Peter Strzok acted disgracefully as the FBI counterintelligence investigator in charge of both the Hillary Clinton email server fiasco and the Donald Trump-Russia collusion witch hunt. The obvious reason is that he was so biased for the former and against the latter that he should have disqualified himself from both probes. He didn’t, and when his texts came out, Independent Counsel Mueller removed him from the Russia probe.
How biased is Mueller and his team against Trump? We won’t know, because nobody has oversight over that gone-rogue operation and nobody has publicly resigned admitting to internal bias. There has been no evidence of Trump-Russia collusion after two years but the probe continues full steam. Washington in a nutshell.
It is not at all surprising that Strzok didn’t disqualify himself because that didn’t serve his interests, either career-wise or perhaps for more nefarious reasons. Strzok denies any bias, testifying the Mueller removed him because of the “appearance” of bias, not for any demonstrated bias. He “strzok” to this story despite the Inspector General’s public criticisms, which again can’t prove bias, because bias is a state of mind. Proving bias based only on an outcome is exceedingly difficult.
Was Strzok’s exoneration of Hillary Clinton a fair result? It doesn’t appear so, but who really knows. I will say in Hillary’s defense that her elevation as one of two candidates for president may have effectively been a “get out of jail free” card, and maybe that is okay. We certainly don’t want to elect any president by default (had she been disqualified and taken off the ballot, handing the election to her opponent, that could be worse for our democracy than having her win.) Voters are supposed to vet such imperfect candidates during the primaries but as we know now, that doesn’t always work well.
So we can infer bias in Strzok’s work based on his personal feelings on full display in his private texts, but in the Boston Globe’s case, we have a long and very public record of bias that can be proven by a preponderance of the evidence. “Preponderance” is of course not strong enough of a word for the evidence. It is overwhelming. The odds of the Globe not being biased but having hundreds of reporters and editors always writing for one side and against the other would be like winning the Megabucks lottery…52 weeks in a row. We can debate whether Strzok’s two investigations were biased but there can be no real debate about whether the Globe’s 5,000 or 10,000 articles aren’t biased.
Strzok had a duty to recuse himself, and I’m sure there is some FBI regulation mandating that he do so. It is probably on page 127 of the FBI code of conduct. But Globe reporters and editors have the same duty, yet their duty to be fair is on page one of their professional conduct manual. It goes to the heart of what reporters and editors are supposed to do in doing their jobs. And even if there is bias and it is undetected, the editing process is supposed to ensure that the finished product doesn’t contain obvious bias.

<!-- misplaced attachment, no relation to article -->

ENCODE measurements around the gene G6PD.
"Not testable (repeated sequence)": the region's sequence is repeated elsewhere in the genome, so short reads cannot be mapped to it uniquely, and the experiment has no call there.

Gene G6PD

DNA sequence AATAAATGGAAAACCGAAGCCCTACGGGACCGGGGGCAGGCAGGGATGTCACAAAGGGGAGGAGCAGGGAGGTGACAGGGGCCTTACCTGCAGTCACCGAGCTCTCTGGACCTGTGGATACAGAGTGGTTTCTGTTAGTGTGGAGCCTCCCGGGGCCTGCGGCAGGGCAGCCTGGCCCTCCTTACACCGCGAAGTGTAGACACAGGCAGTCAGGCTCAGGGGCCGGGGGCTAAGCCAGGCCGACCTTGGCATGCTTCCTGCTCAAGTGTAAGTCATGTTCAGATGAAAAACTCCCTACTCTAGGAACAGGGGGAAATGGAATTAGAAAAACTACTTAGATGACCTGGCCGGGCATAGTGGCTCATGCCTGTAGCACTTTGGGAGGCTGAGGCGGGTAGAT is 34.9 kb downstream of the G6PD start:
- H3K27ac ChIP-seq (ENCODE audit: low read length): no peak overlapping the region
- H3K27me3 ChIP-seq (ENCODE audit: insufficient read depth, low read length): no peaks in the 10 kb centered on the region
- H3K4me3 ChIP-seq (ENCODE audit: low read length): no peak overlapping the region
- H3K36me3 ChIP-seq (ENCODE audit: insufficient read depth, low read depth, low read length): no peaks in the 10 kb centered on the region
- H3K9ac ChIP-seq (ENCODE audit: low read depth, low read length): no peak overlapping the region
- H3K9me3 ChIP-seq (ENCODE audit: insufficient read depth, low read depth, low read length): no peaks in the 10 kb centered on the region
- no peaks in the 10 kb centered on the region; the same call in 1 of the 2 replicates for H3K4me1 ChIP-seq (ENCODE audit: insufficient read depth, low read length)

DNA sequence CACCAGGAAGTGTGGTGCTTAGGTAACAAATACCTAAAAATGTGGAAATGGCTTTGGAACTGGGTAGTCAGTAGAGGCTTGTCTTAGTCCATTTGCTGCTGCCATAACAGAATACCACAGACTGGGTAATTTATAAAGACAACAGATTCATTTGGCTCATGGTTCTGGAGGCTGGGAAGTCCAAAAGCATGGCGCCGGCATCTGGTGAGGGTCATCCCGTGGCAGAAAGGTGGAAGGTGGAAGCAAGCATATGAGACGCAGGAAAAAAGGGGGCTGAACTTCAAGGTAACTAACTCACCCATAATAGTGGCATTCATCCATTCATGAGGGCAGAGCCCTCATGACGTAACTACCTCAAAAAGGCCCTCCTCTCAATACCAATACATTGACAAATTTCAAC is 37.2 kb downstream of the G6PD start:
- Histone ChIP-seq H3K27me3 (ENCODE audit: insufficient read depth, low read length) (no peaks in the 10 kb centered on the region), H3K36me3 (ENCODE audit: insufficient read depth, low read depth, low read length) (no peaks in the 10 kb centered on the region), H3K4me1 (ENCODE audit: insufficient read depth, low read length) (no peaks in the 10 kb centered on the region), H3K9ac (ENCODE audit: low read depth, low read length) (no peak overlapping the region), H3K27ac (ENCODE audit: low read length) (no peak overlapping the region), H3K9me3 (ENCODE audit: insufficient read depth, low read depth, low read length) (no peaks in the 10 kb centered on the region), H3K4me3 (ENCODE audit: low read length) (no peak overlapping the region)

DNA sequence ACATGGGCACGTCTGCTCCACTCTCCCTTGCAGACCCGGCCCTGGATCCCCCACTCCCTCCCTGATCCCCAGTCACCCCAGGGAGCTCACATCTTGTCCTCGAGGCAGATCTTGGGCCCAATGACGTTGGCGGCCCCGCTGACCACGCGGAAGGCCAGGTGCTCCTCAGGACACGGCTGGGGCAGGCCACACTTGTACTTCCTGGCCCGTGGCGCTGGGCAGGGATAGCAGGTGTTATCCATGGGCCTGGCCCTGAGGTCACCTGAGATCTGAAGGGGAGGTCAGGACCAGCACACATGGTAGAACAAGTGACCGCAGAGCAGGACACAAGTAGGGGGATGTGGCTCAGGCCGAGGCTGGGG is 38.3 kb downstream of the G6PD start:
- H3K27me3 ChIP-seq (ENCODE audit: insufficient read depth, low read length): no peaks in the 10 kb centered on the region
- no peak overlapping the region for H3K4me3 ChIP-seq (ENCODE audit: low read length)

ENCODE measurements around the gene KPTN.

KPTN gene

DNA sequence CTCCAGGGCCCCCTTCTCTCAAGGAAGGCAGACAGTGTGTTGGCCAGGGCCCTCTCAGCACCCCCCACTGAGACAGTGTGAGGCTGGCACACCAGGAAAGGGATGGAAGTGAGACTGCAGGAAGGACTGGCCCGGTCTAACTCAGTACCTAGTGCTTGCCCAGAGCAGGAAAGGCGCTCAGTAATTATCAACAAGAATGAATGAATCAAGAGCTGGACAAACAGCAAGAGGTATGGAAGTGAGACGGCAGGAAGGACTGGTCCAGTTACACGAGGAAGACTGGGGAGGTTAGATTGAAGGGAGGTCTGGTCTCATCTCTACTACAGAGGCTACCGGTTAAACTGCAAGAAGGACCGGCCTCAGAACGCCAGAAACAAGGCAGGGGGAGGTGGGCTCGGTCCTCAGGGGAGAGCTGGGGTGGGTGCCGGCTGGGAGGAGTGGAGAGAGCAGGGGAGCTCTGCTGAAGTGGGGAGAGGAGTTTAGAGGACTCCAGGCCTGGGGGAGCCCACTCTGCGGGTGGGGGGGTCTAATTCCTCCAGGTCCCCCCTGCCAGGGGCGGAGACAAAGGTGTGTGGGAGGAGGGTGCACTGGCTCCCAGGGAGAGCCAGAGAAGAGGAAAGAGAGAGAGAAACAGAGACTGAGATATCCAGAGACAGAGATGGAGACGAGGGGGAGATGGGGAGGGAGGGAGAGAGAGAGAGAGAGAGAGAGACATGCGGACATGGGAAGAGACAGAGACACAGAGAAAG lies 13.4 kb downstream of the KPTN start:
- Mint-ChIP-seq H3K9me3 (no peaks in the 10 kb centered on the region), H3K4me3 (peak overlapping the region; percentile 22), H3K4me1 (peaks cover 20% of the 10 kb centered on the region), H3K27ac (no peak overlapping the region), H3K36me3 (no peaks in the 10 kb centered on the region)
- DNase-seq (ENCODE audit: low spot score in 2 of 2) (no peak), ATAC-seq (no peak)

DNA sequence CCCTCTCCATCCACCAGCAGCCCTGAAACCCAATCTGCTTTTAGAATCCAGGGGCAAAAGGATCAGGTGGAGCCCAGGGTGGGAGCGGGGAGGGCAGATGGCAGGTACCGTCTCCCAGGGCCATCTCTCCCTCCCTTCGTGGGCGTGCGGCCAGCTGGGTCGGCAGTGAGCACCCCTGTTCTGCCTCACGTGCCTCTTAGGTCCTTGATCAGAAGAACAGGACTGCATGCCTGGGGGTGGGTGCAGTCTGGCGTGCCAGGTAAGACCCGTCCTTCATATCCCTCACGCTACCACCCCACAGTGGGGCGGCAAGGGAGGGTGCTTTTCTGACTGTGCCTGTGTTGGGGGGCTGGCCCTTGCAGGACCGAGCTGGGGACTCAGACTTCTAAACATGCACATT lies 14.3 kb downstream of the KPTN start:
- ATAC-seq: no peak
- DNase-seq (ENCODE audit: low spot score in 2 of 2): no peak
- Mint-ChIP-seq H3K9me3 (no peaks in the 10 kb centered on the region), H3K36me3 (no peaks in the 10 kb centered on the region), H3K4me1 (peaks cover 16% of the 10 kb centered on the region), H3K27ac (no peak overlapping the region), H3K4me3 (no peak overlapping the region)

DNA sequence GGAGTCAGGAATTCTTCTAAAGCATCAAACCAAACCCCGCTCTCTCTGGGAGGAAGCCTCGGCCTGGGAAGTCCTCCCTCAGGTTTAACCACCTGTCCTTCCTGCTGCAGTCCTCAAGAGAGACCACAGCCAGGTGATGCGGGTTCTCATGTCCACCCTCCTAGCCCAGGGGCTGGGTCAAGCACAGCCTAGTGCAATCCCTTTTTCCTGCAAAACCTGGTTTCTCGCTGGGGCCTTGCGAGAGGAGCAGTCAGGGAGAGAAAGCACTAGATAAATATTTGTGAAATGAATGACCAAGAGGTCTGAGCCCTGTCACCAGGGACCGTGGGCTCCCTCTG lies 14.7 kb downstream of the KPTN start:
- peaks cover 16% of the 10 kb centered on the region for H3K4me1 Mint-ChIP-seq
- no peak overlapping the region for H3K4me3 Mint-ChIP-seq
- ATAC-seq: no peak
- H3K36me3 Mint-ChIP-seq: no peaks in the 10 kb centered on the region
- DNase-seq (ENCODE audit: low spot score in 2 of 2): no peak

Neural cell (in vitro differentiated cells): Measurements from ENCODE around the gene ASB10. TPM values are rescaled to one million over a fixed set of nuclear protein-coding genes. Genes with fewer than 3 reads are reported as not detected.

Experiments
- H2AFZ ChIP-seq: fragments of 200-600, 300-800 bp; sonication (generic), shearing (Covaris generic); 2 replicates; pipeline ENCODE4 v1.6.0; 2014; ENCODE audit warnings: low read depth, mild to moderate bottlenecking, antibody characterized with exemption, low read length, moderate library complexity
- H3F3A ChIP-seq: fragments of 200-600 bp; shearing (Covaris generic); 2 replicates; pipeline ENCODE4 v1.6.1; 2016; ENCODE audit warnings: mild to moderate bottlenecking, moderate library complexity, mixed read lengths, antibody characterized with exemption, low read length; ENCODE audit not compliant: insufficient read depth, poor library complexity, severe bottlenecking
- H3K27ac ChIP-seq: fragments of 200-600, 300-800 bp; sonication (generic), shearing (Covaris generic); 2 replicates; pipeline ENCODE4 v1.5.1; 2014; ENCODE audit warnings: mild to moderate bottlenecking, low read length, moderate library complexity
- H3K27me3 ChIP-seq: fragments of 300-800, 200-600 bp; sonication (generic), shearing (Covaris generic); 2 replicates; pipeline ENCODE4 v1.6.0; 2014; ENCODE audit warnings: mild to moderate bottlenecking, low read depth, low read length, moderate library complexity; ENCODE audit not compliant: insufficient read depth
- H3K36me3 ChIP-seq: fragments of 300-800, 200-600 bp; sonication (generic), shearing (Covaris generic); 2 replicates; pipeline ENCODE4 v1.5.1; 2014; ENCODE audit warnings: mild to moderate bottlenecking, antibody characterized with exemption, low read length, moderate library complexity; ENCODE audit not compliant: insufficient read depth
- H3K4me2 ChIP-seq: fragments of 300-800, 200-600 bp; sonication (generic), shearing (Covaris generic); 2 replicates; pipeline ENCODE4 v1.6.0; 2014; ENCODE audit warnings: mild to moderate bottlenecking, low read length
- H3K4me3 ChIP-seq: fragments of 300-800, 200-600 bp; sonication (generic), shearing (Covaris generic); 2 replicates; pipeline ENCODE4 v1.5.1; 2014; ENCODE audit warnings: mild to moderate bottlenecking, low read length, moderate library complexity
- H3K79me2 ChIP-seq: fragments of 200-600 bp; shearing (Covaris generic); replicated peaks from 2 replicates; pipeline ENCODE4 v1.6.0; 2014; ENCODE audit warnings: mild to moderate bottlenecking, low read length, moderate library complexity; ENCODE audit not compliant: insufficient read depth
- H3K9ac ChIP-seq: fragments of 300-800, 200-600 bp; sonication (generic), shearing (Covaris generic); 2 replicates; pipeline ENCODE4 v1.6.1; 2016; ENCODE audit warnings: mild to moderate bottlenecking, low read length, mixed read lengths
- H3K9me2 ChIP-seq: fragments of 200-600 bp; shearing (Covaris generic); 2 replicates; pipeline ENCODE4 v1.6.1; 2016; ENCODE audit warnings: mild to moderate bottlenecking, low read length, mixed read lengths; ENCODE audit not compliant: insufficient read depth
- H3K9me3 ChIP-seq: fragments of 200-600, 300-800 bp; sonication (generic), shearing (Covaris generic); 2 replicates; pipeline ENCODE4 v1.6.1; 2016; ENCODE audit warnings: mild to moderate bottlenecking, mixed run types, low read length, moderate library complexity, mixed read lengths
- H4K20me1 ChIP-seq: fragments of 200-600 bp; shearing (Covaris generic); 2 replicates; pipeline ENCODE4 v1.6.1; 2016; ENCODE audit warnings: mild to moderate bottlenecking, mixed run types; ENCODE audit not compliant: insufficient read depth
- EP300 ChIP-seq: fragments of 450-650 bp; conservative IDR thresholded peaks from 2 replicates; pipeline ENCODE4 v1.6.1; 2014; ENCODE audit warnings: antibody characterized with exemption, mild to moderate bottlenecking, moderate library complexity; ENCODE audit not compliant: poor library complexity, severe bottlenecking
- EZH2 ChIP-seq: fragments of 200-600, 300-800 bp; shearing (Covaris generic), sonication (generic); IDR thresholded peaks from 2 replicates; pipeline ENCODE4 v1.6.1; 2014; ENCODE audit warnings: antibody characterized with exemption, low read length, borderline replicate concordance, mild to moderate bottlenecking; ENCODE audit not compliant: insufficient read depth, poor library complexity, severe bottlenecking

When reporters and editors have a secret agenda (well, not so secret anymore) but hide their intentions, their conflicts-of-interest, and their biases, we have a word for that and the word is “propaganda.” Usually, propaganda is a state-sponsored attempt to sway readers (or viewers, or listeners) with what the state wants them to think, but in this case it is about having Globe readers think a certain way which aligns with one political philosophy and party over another.
If the Boston Globe labeled itself as the de facto arm of the Democrat party and didn’t portray itself as an unbiased news source, that would be one thing. It would be a shame but at least it would be honest and transparent. If Democrats who subscribe to the Globe would continue to do so and the Globe and its employees can make a living, more power to them. Perhaps a new paradigm of joining a political party would be to get a subscription to the official newspaper of that party. But that isn’t how the free press developed and having an independent voice is probably a better model, but only if that independence is true.
We have freedom in this country, private enterprise, and a free press. Free press means absolutely free of government interference. But with no oversight and with the internal oversight enforced by the free market now broken, and with newspapers getting rid of their internal watchdogs who at least attempted to perform this duty (ombudsmen), the Globe (and many other publications) has just gone wild. They are much worse now than they were ten or fifteen yeasts ago when I stopped being a regular reader.
The reason why what the Globe does is worse than what one FBI agent did is because it affects the entire industry and this relentless propaganda has perhaps been a big factor in the polarization of America. We are divided into two camps, one of whom no longer trusts the “mainstream media” because of bias, and the other believes every biased piece of crap that is printed. It is my working theory that this persistent bias has led to circulation declines, but I can’t tell if the declining circulation is mostly because of it or the rise of the Internet and smartphone. Maybe it is both.
This specific article is moderately biased. The writer suggests that because Republicans are generally for “law and order,” their attacks on Strzok must be based on politics. This is not true (not if you read the texts.) But the article implies in several places that the Republicans were out-of-line in attacking Strzok. While the article itself is just mildly biased, the conduct of Strzok was truly reprehensible, given that he was involved in two partisan witch hunts and he didn’t recuse himself from either.
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